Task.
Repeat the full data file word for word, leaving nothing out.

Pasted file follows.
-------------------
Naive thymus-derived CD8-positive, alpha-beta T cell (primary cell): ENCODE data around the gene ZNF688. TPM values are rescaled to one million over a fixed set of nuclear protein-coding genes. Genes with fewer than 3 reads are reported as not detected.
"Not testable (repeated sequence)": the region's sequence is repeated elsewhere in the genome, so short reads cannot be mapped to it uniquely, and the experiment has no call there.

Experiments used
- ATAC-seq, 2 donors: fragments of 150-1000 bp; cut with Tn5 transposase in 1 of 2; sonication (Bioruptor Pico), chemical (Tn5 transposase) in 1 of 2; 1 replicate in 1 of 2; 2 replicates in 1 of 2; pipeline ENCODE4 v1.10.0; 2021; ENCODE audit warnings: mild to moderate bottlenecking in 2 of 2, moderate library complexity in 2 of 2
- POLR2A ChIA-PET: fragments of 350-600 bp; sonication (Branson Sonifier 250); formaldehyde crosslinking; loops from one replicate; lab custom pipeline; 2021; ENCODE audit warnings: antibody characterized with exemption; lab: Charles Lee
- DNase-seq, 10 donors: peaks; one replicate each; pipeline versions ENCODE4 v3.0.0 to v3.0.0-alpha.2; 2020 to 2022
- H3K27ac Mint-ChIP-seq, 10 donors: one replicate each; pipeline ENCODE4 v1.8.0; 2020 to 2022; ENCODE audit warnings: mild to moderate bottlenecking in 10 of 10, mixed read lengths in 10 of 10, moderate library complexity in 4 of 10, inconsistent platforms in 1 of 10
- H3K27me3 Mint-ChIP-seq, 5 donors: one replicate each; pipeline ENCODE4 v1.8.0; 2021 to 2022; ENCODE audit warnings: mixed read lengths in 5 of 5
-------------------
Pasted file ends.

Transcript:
Naive thymus-derived CD8-positive, alpha-beta T cell (primary cell): ENCODE data around the gene ZNF688. TPM values are rescaled to one million over a fixed set of nuclear protein-coding genes. Genes with fewer than 3 reads are reported as not detected.
"Not testable (repeated sequence)": the region's sequence is repeated elsewhere in the genome, so short reads cannot be mapped to it uniquely, and the experiment has no call there.

Experiments used
- ATAC-seq, 2 donors: fragments of 150-1000 bp; cut with Tn5 transposase in 1 of 2; sonication (Bioruptor Pico), chemical (Tn5 transposase) in 1 of 2; 1 replicate in 1 of 2; 2 replicates in 1 of 2; pipeline ENCODE4 v1.10.0; 2021; ENCODE audit warnings: mild to moderate bottlenecking in 2 of 2, moderate library complexity in 2 of 2
- POLR2A ChIA-PET: fragments of 350-600 bp; sonication (Branson Sonifier 250); formaldehyde crosslinking; loops from one replicate; lab custom pipeline; 2021; ENCODE audit warnings: antibody characterized with exemption; lab: Charles Lee
- DNase-seq, 10 donors: peaks; one replicate each; pipeline versions ENCODE4 v3.0.0 to v3.0.0-alpha.2; 2020 to 2022
- H3K27ac Mint-ChIP-seq, 10 donors: one replicate each; pipeline ENCODE4 v1.8.0; 2020 to 2022; ENCODE audit warnings: mild to moderate bottlenecking in 10 of 10, mixed read lengths in 10 of 10, moderate library complexity in 4 of 10, inconsistent platforms in 1 of 10
- H3K27me3 Mint-ChIP-seq, 5 donors: one replicate each; pipeline ENCODE4 v1.8.0; 2021 to 2022; ENCODE audit warnings: mixed read lengths in 5 of 5